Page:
The 'Small Timers'

These guys will commit a ton of small fouls and test the refs willingness to enforce the rules, (off-sides, false start, holding) but stay away from bigger personal fouls or automatic first downs. This approach still adds up to a good amount of penalty yardage, but it's given out in smaller chunks across more plays. Committing so many small fouls can make refs eventually start missing or ignoring your penalties. After all, it's just a little false start.

Or, maybe their linemen just can't time the snap right on either side of the ball.

Examples: Florida (7.7 penalties per game, 59.5 penalty yards per game, 7.7 yards per penalty), Rutgers (6.8 penalties per game44.7 penalty yards per game, 6.6 yards per penalty), New Mexico (6.8 penalties per game, 48.5 penalty yards per game, 7.1 yards per penalty), Iowa State (6.8 penalties per game, 52.3 penalty yards per game, 7.7 yards per penalty) Michigan State (6.8 penalties per game, 55.4 penalty yards per game, 8.1 yards per penalty)

'The 'Professional Foulers'

In for a penny, in for a pound. Like a soccer defender hauling down a forward heading towards an open net, these teams are willing to commit a big penalty to stop a bigger play. Their linemen will hold you to keep you from blindsiding the QB, their defensive backs will interfere with receivers about to beat them over the top. They rarely will get assessed penalties, and will commit less of what they see as 'unnecessary' small fouls, preferring to save up their 'bad play allowance' for just a few plays, when they can hopefully negate a big gain for your team.

Or, maybe they just pick random times to act really stupid, just for funsies.

Examples- San Jose State (3.3 penalties per game, 31.5 penalty yards per game, 9.9 yards per penalty), Central Michigan (4.7 penalties per game, 46.7 penalty yards per game, 9.9 yards per penalty), Clemson (4.4 penalties per game, 40.1 penalty yards per game, 9.1 yards per penalty), Oklahoma (4.9 penalties per game, 44.8 penalty yards per game, 9.1 yards per penalty), Northwestern (4.3 penalties per game, 37.8 penalty yards per game, 8.8 yards per penalty)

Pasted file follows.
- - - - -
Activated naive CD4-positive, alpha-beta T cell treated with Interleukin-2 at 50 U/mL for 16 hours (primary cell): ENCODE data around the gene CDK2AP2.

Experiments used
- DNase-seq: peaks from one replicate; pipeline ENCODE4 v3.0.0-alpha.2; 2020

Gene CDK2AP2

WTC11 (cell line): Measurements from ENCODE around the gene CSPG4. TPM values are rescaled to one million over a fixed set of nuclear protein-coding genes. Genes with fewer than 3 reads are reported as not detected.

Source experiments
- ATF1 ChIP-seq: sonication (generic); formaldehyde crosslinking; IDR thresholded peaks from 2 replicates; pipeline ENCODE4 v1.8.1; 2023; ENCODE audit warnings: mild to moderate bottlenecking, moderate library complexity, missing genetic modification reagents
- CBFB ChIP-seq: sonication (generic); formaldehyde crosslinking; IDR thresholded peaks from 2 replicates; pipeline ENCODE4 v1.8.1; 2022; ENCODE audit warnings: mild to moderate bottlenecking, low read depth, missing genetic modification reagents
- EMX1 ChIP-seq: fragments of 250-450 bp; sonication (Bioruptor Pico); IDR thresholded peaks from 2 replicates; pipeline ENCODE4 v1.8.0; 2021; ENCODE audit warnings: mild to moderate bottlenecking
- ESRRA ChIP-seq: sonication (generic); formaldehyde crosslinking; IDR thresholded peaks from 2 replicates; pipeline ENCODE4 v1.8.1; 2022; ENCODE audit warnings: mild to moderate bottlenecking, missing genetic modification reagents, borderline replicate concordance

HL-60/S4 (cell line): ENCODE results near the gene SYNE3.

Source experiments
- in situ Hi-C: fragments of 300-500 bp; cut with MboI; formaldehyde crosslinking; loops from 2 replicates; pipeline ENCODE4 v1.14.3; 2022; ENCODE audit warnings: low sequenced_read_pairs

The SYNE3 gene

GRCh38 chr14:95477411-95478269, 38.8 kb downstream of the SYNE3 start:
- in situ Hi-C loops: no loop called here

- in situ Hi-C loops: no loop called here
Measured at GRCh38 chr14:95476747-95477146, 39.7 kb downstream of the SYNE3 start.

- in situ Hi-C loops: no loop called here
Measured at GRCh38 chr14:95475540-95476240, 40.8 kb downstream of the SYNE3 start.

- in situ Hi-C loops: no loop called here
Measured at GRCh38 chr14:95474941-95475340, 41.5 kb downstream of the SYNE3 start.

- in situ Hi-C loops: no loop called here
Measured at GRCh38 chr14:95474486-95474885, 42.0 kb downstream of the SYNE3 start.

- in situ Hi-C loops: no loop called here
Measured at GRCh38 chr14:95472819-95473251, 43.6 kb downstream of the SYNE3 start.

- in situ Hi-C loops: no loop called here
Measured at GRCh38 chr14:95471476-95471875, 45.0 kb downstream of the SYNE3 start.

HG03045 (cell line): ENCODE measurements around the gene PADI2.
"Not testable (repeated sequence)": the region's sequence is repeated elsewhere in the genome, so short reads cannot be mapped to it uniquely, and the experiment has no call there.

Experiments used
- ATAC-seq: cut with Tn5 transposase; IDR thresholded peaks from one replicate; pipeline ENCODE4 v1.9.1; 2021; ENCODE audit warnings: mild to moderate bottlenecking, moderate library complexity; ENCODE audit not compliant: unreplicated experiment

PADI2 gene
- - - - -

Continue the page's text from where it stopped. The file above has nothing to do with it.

Big Ten penalty numbers from 2011-2012:

Team Penalties per game Penalty yards per game Yards per penalty
Iowa 4.8 35.6 7.4
Nebraska 6.6 52.9 8.0
Wisconsin 4.8 38.9 8.1
Purdue 7.4 60.2 8.1
Michigan State 6.8 55.4 8.1
Ohio State 5.4 44 8.1
Michigan 4.1 35.2 8.6
Illinois 4.9 42.2 8.6
Minnesota 5.7 49.4 8.7
Penn State 5 43.5 8.7
Northwestern 4.3 37.8 8.8
Indiana 6.9 64.7 9.4

Innocents- Iowa, Wisconsin, Ohio State

Bad Boys- Indiana, Purdue

Small Timers- Michigan State, Minnesota, Nebraska

Professional Foulers- Northwestern, Michigan, Penn State, Illinois

That seems like a pretty good breakdown to me. I could understand arguments to swap Purdue and MSU, or leave Indiana by itself, or move OSU etc. The smaller set of teams you get, the less difference there is between them, and the smaller chance you have of seeing perfect fits into these categories. Maybe I need one more category for 'Average Joes' or something. Anyways, here's to giving your team's stupidest mistakes some time in the limelight!